24-Hour Crisis Hotline: (877)SAFEGBC or (877)723-3422 Mental Health & Substance Abuse Issues

6502 Nursery Drive, Suite 100
Victoria, TX 77904
(361)575-0611
Fax: (361)578-5500
Regular Hours: M-Fri 8am - 5pm
Every 3rd Thurs of the Month - Extended Hours Until 7 pm

Sleep Disorders
Resources
Basic InformationLatest News
How to Sleep Better During the PandemicAHA News: Exercise May Reduce Sleep Apnea and Improve Brain HealthSleep Apnea Patients Struggle as Common CPAP Machine Is RecalledRecall of Philips Breathing Machines Affects Millions of Americans'Date Rape' Drug Gets FDA Approval to Treat Rare Sleep DisorderSleep Apnea Doubles Odds for Sudden DeathAHA News: Severe Sleep Apnea Could Damage Key Blood VesselsWant to Avoid Sleep Apnea? Get Off the SofaSleepless Nights Can Quickly Mess Up Your EmotionsSleep Apnea in Childhood a Bad Sign for Teenage Heart HealthMore Than a Snore? Recognize the Signs of Sleep ApneaWhy Music at Bedtime Might Not Be a Great IdeaPoor Sleep After Head Injury Could Point to Dementia RiskNew Links Between Poor Sleep, Diabetes and DeathAHA News: Kids With Sleep Apnea Into Teen Years Could Develop High Blood PressureSleep Apnea Raises Odds for Severe COVID-19Do Prescription Sleep Medicines Even Work?Sleep Disorders Cost U.S. Health Care System Nearly $95 Billion Per YearLullaby Effect: Music Can Speed Your Way to Sleep, Study Finds'Disrupted' Sleep Could Be Seriously Affecting Your HealthSleepwalking Tied to Higher Odds for Parkinson's in MenSleep Issues Are Soaring in U.S. Military: StudyGrumpy? Depressed? Try a More Regular Sleep ScheduleCPAP Mask for Sleep Apnea May Boost Daytime Activity LevelsFDA Approves 'Tongue Strengthening' Device for Certain Sleep Apnea PatientsAHA News: Sleep Disorders Plague Stroke Survivors – and Put Them at RiskHow to Sleep Better in 2021Once Begun, Insomnia Is Tough to Shake: StudyDoes Taking Screens Away Help Sleep-Deprived Teens?Associated Professional Sleep Societies, June 5-9, 2010
Questions and AnswersLinks
Related Topics

Medical Disorders
Mental Disorders

Want to Avoid Sleep Apnea? Get Off the Sofa

HealthDay News
by Robert Preidt
Updated: Jul 22nd 2021

new article illustration

THURSDAY, July 22, 2021 (HealthDay News) -- Here's yet another reason to limit screen time and get moving: Boosting your activity levels could reduce your risk of sleep apnea, according to a new study.

Compared to the most active people in the study, those who spent more than four hours a day sitting watching TV had a 78% higher risk of obstructive sleep apnea (OSA), and those with sedentary jobs had a 49% higher risk.

And that added risk was not due to their weight.

"We saw a clear relationship between levels of physical activity, sedentary behavior and OSA risk. People who followed the current World Health Organization physical activity guidelines of getting at least 150 minutes of moderate activity per week, and who spent less than four hours per day sitting watching TV, had substantially lower OSA risk," said study leader Tianyi Huang, an assistant professor and associate epidemiologist at Brigham and Women's Hospital and Harvard Medical School, in Boston.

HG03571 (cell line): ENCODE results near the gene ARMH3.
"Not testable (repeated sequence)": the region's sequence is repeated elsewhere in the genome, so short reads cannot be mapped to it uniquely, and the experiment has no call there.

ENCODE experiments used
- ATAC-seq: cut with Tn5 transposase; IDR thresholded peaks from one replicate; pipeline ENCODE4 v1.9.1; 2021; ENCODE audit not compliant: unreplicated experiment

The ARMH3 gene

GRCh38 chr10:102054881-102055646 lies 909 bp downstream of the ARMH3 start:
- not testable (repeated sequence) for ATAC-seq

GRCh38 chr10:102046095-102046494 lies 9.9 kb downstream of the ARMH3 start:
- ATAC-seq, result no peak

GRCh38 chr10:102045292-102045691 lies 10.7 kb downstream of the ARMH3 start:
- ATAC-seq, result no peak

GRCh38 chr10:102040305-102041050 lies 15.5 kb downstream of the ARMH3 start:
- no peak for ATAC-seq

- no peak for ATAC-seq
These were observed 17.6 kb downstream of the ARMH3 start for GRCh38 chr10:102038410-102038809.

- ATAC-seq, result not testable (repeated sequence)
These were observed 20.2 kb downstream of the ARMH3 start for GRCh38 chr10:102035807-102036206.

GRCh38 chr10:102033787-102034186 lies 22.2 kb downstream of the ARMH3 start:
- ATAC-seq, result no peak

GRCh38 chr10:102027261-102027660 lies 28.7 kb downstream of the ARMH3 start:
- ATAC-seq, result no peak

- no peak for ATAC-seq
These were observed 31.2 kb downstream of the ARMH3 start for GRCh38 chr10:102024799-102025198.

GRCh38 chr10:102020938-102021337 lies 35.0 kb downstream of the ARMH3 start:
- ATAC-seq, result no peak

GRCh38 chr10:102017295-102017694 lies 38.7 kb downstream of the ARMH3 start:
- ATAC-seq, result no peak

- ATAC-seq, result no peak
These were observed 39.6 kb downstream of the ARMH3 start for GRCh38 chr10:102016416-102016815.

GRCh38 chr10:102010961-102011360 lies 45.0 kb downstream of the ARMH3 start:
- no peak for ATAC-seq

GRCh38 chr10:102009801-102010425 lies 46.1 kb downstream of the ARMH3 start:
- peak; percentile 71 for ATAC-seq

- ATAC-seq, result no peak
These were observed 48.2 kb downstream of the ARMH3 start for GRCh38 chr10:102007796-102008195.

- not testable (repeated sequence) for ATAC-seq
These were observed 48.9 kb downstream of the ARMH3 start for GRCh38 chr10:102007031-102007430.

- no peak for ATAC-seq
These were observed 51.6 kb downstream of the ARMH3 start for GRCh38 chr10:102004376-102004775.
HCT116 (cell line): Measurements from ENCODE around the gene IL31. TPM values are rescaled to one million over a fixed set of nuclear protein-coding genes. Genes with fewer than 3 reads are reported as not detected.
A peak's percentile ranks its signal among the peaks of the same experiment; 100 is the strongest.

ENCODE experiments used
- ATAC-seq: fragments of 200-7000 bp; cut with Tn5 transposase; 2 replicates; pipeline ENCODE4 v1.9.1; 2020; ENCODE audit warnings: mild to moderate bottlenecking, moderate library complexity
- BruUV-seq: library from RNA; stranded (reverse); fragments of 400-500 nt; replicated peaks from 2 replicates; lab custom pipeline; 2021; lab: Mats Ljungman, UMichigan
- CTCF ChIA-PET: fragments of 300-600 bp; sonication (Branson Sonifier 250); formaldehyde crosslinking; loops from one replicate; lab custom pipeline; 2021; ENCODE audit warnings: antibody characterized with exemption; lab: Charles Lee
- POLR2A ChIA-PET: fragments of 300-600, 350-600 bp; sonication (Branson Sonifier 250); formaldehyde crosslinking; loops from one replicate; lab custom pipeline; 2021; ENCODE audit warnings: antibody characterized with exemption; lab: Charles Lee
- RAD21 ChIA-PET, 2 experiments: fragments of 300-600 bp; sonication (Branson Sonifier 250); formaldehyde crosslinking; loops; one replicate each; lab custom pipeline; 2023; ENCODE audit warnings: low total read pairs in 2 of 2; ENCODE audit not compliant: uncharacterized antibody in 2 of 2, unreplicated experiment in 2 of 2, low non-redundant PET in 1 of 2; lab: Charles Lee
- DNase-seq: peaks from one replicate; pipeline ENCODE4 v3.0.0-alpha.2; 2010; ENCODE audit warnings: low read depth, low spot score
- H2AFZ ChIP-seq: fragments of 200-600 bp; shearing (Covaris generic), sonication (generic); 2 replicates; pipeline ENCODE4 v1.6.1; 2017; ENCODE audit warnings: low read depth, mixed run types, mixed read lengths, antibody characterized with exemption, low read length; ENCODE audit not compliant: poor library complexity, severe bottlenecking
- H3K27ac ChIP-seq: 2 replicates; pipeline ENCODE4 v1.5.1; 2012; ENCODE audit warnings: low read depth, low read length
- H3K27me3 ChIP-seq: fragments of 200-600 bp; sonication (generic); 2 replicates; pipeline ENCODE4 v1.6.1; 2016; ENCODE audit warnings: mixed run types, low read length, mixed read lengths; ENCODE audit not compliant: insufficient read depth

People with this disorder stop and start breathing many times during sleep. Common symptoms include snoring, disrupted sleep and excessive tiredness. Poorly managed sleep apnea can increase the risk of high blood pressure, stroke, heart attack, irregular heartbeat and type 2 diabetes.

After accounting for risk factors such as obesity, age, smoking and drinking, the researchers found that people whose activity levels were equivalent to three hours of running a week had a 54% lower risk of sleep apnea than those whose activity levels were equivalent to two hours a week of walking at an average pace.

The study included more than 138,000 U.S. women and men without a diagnosis of sleep apnea. They were followed for 10 to 18 years. Over that time, more than 8,700 were diagnosed with the condition.

So are desk jockeys doomed? Not necessarily.

The researchers said folks with sedentary jobs could lower their risk by getting more exercise in their leisure time. Also, those who can't do much physical activity due to physical limitations could lower their risk of sleep apnea by standing or doing other gentle activities more often.

The study was published July 20 in the European Respiratory Journal.

"Importantly, we saw that any additional increase in physical activity, and/or a reduction in sedentary hours, could have benefits that reduce the risk of developing OSA," Huang explained in a journal news release.

The difference in risk between sedentary work and time spent sitting watching TV could be explained by other behaviors related to those activities, the researchers suggested.

"For example, snacking and drinking sugary drinks is more likely to go along with watching TV compared with being sedentary at work or elsewhere, such as sitting during traveling. This could lead to additional weight gain, which we know to be a risk factor for OSA," Huang noted.

It's estimated that 1 billion adults worldwide, aged 30 to 69, have mild to severe sleep apnea.

Anita Simonds, president of the European Respiratory Society, was not involved with the study but commented on the report. She said, "It is encouraging that even a small increase in physical activity or reduction in sedentary hours could reap potential benefits. It is therefore an important message to get across to our patients and their families in primary care and respiratory clinics."

More information

The U.S. National Heart, Lung, and Blood Institute has more on sleep apnea.

SOURCE: European Respiratory Journal, news release, July 20, 2021